Sunday, April 17, 2016

Pre-Run, Present Birthday… Post

Last year, Dad says, was probably the hardest marathon yet. It was really cold and pouring buckets and the head wind was raging. If you stopped for a moment, for a rest or some water, you froze. So really, you didn't even have that rest to look forward to because when you stood still, you just got colder and sorer. And then, there was the first year, five marathons ago, when it was something like 95 degrees in mid April - just for that one day - when I couldn't even stand there *watching* these people for longer than 10 minutes before needing an inside break. And then, of course, there was that year when bombs went off at the finish line and thousands of runners (Dad included) could not finish their final victory mile. There was one year in there, 2014, where there was no real defining characteristic except that we were all still reeling from the year before, cautious in our steps, feeling brave but tentative, unsettled but proud, trying to replace memories from the year before.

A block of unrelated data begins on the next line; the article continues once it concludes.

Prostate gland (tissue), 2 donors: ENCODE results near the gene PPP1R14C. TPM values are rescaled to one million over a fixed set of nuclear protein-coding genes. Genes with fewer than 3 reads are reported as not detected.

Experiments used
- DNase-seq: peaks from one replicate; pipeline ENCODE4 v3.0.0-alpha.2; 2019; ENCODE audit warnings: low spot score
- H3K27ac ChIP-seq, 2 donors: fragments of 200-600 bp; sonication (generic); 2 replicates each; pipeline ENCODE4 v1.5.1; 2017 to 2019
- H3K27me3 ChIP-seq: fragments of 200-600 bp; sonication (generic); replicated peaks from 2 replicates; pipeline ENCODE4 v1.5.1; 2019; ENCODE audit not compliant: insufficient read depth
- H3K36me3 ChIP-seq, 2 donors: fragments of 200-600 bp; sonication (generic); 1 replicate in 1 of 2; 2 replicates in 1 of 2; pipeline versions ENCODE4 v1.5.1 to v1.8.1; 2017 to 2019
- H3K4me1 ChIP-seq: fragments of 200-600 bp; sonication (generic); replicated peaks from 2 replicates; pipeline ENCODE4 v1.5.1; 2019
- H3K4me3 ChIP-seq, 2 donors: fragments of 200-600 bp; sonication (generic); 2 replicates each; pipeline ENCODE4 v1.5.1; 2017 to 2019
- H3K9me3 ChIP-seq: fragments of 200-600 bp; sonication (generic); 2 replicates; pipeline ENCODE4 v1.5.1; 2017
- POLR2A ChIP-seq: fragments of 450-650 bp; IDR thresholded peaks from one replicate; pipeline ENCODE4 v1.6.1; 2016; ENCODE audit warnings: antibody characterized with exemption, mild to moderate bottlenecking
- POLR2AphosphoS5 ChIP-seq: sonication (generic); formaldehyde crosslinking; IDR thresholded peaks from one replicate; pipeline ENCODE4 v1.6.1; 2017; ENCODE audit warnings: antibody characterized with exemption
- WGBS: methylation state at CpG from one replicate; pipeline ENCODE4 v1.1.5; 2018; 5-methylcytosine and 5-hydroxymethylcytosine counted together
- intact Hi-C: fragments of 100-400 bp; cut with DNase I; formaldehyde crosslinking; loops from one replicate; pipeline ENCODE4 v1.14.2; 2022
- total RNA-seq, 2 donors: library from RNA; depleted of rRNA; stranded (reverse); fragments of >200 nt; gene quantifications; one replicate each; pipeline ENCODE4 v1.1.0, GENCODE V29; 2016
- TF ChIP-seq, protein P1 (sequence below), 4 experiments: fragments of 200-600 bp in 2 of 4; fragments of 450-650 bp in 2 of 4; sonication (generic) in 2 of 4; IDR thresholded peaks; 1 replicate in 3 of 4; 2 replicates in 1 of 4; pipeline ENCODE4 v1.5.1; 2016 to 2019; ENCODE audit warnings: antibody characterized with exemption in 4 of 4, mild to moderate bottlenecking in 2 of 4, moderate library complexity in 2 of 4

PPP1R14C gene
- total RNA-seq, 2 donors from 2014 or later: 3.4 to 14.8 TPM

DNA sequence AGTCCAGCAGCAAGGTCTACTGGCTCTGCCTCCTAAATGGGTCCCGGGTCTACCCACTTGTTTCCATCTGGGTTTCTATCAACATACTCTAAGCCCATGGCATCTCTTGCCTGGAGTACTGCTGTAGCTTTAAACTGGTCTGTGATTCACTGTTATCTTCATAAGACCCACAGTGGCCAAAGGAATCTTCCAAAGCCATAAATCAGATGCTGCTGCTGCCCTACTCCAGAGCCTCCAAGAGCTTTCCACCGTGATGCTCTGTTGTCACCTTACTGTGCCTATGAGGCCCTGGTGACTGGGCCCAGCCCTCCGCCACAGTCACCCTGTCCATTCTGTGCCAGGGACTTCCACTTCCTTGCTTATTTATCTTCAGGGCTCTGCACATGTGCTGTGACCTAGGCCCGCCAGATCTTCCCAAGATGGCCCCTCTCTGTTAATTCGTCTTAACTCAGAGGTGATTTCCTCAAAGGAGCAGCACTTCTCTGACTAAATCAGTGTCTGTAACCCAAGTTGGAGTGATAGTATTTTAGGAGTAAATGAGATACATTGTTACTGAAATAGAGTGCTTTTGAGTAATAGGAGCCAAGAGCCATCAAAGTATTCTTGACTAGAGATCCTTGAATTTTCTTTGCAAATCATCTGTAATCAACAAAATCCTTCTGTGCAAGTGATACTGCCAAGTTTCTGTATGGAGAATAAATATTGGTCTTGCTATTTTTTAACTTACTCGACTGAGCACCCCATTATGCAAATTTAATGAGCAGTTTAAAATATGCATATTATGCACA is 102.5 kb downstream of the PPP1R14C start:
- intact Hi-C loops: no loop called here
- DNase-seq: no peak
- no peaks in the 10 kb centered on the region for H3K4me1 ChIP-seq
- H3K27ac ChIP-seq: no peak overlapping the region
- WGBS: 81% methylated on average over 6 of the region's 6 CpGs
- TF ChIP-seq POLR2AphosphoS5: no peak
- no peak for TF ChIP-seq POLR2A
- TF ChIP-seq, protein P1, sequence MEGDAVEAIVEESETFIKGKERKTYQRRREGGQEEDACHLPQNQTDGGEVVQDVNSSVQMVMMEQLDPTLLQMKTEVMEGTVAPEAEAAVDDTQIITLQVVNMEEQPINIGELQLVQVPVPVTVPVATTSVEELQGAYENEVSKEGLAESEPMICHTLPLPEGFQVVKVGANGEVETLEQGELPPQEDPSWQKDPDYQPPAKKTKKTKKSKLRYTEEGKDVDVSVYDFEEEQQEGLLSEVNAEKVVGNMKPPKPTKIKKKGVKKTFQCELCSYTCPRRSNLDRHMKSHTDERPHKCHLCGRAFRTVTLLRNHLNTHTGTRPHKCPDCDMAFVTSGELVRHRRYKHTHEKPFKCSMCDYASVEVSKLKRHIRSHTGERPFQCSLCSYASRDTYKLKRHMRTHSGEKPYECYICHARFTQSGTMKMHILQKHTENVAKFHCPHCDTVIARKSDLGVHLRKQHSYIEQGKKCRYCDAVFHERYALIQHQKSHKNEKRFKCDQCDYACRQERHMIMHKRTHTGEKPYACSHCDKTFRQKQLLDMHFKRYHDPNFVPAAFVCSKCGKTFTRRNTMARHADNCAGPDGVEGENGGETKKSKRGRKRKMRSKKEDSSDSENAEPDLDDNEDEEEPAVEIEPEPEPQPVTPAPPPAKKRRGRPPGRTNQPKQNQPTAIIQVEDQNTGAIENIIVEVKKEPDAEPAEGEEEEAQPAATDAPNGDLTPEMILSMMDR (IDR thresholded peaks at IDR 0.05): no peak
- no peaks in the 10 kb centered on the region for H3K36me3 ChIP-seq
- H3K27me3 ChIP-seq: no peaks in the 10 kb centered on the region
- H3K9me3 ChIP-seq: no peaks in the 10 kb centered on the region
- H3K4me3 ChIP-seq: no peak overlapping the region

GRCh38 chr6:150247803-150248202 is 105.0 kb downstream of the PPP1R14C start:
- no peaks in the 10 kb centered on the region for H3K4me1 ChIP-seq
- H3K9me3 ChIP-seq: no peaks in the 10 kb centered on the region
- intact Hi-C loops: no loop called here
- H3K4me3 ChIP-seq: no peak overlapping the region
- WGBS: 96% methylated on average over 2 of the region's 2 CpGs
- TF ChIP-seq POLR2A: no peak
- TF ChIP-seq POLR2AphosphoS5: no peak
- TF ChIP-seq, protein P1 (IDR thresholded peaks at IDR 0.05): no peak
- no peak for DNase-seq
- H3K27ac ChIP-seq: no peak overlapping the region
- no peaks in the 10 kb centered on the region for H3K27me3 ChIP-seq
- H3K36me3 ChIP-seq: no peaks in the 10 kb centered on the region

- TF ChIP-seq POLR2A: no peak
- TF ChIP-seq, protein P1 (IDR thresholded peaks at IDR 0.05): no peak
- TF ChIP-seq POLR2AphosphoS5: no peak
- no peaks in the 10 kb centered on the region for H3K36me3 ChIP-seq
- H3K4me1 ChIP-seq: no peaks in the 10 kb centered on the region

I hope this year's race is defined by nothing more than the simple victory of our runners finishing without incident. Dad says this is his last year to run it; he plans to run alongside a couple teammates, one of whom is the Chief of Pediatric Oncology at MGH and the man who founded the marathon team, who will be running his 25th and final marathon this year. Please check him out. There are really people like this.

(The course is just riddled with these kinds of people, who are saint-like in their daily life and God-like in their athletic ability. Also, have you ever seen the people who are like 1000 miles into the run and then raise their arms to the stationary crowd, asking them to cheer? Have you ever felt like more like a sloth than in one of these moments? No offense, real-life sloths.)